It had already been a long day, and it was barely past noon. My wife and I had driven nearly two hours for our son to see a specialist about his ongoing torticollis, a fairly common yet troublesome problem where the muscles in one side of his neck caused his head to tilt.
As he was set to end physical therapy (thanks, insurance!) we were encouraged to see this doctor to determine future treatment options. So we made the appointment, drove to the medical center, found parking, didn’t really find lunch, and headed into the waiting area just a few minutes later.
My then 4-year-old daughter headed over to the play area. There were lots of toys and books to catch her attention, but she instantly fell in love with a large train set. We checked in for our appointment and took a deep breath while waiting to be called.
And then we saw a puddle. At first, my wife thought someone spilled a drink. I thought someone had a potty accident. I never realized that someone would be my daughter who had been potty trained for nearly two years at this point, but I was wrong.
Potty Accidents: Not Knowing What to Think
In the rush of the day and the excitement of the train set, my daughter had a potty accident, and a bad one at that. My wife and I thought her potty training days were behind her. While we normally asked her if she had to use the restroom, she was also good about letting us know when she needed to go. In fact, even at the house, she would proudly announce that she had to go before heading off to the restroom.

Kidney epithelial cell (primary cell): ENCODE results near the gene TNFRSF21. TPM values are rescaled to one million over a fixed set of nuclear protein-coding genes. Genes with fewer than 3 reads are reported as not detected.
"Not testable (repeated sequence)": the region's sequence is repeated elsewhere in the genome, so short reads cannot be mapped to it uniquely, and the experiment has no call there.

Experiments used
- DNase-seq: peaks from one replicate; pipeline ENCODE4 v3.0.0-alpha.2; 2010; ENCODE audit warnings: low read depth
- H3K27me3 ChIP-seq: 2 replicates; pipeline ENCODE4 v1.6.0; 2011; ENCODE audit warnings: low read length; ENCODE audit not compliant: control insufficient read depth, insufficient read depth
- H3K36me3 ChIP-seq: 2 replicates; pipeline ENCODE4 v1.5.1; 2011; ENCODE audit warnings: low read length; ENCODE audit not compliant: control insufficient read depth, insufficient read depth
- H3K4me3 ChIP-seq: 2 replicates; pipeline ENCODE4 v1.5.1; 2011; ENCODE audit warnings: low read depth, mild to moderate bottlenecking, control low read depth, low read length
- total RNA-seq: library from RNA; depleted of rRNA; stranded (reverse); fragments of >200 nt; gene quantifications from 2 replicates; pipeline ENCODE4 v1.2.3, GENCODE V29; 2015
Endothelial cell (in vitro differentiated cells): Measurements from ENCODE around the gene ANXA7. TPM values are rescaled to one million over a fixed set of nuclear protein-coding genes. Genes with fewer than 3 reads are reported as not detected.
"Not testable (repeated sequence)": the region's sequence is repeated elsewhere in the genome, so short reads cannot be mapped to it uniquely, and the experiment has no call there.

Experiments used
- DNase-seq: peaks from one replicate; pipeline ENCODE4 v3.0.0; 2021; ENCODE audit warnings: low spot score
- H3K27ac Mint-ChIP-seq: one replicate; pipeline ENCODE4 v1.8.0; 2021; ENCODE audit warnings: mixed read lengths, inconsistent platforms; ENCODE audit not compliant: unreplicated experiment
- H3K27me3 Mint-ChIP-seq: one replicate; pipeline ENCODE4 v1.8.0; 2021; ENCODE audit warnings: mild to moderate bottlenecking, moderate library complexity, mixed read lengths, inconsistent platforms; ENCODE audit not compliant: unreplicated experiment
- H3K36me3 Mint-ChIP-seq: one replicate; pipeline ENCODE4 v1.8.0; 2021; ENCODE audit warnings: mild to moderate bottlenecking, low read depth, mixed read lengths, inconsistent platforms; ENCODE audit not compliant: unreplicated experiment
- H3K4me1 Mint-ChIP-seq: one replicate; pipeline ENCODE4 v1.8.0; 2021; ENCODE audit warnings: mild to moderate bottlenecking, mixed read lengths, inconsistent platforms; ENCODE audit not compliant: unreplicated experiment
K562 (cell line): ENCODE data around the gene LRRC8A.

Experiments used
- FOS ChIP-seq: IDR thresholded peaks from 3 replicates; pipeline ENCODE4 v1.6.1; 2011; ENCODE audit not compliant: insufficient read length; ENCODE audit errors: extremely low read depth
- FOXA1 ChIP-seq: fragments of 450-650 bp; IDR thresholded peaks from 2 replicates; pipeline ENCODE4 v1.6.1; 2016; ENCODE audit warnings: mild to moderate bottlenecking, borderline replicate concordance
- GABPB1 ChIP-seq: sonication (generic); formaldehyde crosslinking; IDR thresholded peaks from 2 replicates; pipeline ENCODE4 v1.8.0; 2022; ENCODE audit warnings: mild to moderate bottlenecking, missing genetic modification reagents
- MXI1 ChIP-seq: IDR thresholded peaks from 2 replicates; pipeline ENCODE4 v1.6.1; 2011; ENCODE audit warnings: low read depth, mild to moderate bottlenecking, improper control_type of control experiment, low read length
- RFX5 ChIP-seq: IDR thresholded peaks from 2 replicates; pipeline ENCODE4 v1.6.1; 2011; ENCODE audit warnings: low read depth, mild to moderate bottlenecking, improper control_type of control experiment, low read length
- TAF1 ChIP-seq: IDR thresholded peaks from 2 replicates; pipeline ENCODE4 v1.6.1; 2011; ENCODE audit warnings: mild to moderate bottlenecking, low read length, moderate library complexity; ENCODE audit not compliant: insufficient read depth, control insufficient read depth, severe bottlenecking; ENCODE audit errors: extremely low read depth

The fact that she had a potty accident – at this point – shocked us, at least at the time. In hindsight, though, the accident was not that surprising. My wife and I were consumed with other things, my daughter had not had access to a bathroom for several hours, and she was somewhere new and exciting. It was a perfect recipe for a potty accident.
She was also four years old. After two years of no real potty accidents, it was easy as a parent to become complacent. She was potty trained. She never had accidents. Our job was done. Off to other things.
That, of course, is not true. Our daughter was still young enough that we should have been reminding her more to use the bathroom. One potty accident is not a disaster. We cleaned it up and tried to dry her off. These things happen. More than anything, though, it was a reminder to us as parents that potty training must continue for a little longer.
There will likely come a time for all parents when they have a scenario like ours. While we may feel that our children have a grasp on potty training, it can be easy to forget they are not even out of pre-school yet. That was the last time she had an accident. My wife and I made more of a concerted effort to ask her to go to the bathroom, especially out of the house. That potty accident was our fault, not hers.
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